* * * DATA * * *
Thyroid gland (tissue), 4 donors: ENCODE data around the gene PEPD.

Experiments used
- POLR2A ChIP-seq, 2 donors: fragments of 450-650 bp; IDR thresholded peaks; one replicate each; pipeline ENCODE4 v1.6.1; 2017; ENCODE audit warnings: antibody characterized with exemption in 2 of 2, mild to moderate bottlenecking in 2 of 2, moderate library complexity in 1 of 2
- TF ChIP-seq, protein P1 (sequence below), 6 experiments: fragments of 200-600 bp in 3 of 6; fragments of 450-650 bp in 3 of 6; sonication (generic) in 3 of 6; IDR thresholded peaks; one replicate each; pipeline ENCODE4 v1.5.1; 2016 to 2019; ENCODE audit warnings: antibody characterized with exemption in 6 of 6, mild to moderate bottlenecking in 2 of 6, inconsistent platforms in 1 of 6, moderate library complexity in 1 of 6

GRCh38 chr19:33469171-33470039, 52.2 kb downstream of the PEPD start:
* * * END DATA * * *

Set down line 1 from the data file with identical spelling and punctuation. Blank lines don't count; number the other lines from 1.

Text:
Thyroid gland (tissue), 4 donors: ENCODE data around the gene PEPD.